26.The appeal was heard way of written submissions pursuant to this court’s directions given on October 4, 2022.
27.So, learned counsel for the appellant filed submissions dated October 27, 2022 on even date and urged the court to allow the appeal with costs to the appellant. Counsel submitted that the decision of the trial court purported that the respondent filed a counterclaim seeking the reliefs granted in the judgment, when that was not the case.
28.By the submissions dated February 3, 2023 and filed herein on February 8, 2023, the respondent urged this court to find that the appeal in its entirety must fail. She denied receiving any money from the appellant and averred that no evidence was presented before the trial court that there exists any contract between the parties. She therefore, urged the court to award her the costs of the instant appeal.
29.In the foregone, it is the duty of this court to determine;a.Whether there was a legal, binding and enforceable contract for disposition of the suit land between the parties herein capable of being enforced;b.Whether the appellant is entitled to the orders sought in the memorandum of appeal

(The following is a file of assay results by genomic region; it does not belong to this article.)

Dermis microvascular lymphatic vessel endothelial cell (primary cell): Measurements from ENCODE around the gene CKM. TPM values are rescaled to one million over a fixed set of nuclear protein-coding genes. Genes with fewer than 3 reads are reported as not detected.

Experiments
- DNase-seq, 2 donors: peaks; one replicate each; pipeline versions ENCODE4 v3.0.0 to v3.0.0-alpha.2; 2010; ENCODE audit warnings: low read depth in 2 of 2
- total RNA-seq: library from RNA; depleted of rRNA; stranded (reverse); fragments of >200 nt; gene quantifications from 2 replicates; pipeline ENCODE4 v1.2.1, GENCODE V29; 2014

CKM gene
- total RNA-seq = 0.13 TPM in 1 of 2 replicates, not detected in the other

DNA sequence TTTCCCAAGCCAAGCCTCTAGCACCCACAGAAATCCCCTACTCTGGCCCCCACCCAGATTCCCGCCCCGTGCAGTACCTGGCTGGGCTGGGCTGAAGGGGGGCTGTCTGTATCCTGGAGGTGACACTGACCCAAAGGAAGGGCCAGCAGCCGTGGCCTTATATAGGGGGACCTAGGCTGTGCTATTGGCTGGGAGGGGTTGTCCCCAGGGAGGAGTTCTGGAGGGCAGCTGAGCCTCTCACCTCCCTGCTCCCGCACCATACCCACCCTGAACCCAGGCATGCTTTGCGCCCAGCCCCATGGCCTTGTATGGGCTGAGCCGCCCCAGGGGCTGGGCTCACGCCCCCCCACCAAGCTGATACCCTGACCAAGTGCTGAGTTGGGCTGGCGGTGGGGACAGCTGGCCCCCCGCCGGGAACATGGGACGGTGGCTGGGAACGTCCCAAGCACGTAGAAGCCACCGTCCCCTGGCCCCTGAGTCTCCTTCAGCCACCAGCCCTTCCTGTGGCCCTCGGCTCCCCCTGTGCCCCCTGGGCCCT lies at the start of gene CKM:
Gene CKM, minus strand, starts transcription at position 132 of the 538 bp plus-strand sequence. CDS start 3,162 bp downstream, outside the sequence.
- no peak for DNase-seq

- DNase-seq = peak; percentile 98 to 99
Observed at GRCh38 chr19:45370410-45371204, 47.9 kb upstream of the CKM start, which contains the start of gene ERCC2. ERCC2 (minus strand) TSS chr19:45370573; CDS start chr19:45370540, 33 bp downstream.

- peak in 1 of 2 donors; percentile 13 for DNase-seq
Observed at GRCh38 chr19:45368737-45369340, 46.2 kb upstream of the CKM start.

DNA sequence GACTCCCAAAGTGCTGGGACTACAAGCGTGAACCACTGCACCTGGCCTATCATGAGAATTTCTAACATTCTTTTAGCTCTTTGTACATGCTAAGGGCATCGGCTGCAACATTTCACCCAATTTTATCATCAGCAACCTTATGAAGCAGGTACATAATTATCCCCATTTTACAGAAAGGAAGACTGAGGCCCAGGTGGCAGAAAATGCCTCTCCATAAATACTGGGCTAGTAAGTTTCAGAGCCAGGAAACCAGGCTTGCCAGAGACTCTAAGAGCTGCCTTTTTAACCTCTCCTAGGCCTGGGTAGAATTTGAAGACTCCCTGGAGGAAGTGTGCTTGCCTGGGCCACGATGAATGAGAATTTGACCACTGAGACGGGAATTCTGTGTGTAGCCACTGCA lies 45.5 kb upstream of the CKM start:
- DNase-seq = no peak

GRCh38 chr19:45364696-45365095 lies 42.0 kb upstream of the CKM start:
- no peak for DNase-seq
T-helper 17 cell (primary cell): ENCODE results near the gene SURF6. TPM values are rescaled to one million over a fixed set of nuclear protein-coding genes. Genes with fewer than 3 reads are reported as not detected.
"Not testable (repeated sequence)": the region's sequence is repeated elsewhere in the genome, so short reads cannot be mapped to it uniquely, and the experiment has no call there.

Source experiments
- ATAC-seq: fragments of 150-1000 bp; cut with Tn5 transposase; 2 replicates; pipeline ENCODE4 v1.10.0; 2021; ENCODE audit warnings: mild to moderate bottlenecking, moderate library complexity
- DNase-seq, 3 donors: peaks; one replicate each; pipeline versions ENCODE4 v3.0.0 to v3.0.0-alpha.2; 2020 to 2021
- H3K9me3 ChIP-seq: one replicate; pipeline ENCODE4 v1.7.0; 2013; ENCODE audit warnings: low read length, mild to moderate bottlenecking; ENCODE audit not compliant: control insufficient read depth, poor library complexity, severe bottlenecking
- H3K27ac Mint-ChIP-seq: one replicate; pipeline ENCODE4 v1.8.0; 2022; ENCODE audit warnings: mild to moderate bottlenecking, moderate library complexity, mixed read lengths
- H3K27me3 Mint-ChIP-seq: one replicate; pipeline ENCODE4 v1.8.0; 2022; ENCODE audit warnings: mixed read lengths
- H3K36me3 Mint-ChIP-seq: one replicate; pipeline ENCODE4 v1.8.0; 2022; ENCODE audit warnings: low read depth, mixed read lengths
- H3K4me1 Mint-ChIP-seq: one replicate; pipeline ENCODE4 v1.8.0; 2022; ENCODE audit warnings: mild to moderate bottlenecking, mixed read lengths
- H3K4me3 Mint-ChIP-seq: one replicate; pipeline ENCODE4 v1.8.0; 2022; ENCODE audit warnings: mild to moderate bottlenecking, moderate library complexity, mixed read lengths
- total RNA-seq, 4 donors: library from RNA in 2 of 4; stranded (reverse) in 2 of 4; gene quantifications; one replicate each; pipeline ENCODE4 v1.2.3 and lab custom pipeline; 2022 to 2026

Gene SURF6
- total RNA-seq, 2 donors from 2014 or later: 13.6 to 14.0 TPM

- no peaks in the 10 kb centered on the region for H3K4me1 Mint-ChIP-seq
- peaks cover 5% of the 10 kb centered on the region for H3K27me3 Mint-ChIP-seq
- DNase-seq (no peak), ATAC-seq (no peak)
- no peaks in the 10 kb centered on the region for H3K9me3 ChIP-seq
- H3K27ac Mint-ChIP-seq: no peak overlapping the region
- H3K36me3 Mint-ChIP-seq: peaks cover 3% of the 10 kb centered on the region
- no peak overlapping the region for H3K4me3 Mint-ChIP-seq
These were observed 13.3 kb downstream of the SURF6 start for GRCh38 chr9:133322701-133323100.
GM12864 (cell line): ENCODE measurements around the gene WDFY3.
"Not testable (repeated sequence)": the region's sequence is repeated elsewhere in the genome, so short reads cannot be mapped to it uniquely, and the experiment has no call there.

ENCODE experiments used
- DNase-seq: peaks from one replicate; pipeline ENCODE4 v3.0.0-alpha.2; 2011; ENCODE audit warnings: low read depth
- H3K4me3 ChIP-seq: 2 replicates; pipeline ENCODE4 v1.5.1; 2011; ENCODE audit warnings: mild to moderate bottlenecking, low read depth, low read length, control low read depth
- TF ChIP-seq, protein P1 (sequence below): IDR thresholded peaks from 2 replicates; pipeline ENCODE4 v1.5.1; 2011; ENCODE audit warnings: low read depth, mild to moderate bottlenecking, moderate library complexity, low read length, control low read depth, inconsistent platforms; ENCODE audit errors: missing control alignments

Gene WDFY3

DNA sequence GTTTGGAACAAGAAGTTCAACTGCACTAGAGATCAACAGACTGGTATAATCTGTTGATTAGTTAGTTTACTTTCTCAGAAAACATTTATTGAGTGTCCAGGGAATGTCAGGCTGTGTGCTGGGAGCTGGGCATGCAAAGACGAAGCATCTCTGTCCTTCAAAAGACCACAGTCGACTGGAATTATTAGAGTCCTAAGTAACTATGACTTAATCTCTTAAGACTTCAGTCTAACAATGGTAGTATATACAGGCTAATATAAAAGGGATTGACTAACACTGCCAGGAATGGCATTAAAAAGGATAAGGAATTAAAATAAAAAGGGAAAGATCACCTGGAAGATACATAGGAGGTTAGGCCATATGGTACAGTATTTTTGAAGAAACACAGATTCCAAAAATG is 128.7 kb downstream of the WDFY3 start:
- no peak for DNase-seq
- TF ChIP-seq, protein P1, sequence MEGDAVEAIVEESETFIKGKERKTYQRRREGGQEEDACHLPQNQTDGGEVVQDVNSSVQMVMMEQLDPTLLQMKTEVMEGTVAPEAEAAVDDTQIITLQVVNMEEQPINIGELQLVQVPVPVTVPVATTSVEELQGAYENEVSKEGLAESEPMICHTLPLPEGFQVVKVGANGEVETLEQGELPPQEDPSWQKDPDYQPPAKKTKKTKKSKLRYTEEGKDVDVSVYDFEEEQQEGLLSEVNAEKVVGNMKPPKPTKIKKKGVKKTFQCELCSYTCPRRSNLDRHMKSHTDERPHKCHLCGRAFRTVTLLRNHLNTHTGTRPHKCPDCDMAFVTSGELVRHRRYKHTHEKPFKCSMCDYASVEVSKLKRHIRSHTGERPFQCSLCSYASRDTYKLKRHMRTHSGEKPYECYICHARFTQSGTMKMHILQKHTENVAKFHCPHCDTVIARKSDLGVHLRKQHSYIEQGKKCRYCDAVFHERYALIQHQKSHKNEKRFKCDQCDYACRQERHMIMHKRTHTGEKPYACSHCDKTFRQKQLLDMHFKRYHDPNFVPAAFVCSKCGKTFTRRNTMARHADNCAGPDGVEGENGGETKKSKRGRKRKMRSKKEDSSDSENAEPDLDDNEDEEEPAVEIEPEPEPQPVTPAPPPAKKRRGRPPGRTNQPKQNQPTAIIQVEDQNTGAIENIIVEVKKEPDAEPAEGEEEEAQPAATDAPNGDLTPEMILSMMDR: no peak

30.The appellant lamented that the learned trial magistrate erred in law in holding that there was no sale of land agreement. That there was sufficient evidence to prove the sale.
31.The trial court noted that validity of the contract is paramount more so, where a prayer for specific performance has been made. The court further noted that the plaintiff proved that he was in possession of the suit land and the respondent admitted to receiving Kshs 213,225 from the plaintiff. That nonetheless, the plaintiff failed to prove that the amount so paid was the consideration for purchase of the suit land.
32.Also, the court observed that the only documentation of the payments (PExhibit 2) titled 'cash given to the landlady' is silent on the purpose of the payments. That therefore, the plaintiff failed to establish that a constructive trust was created between the parties.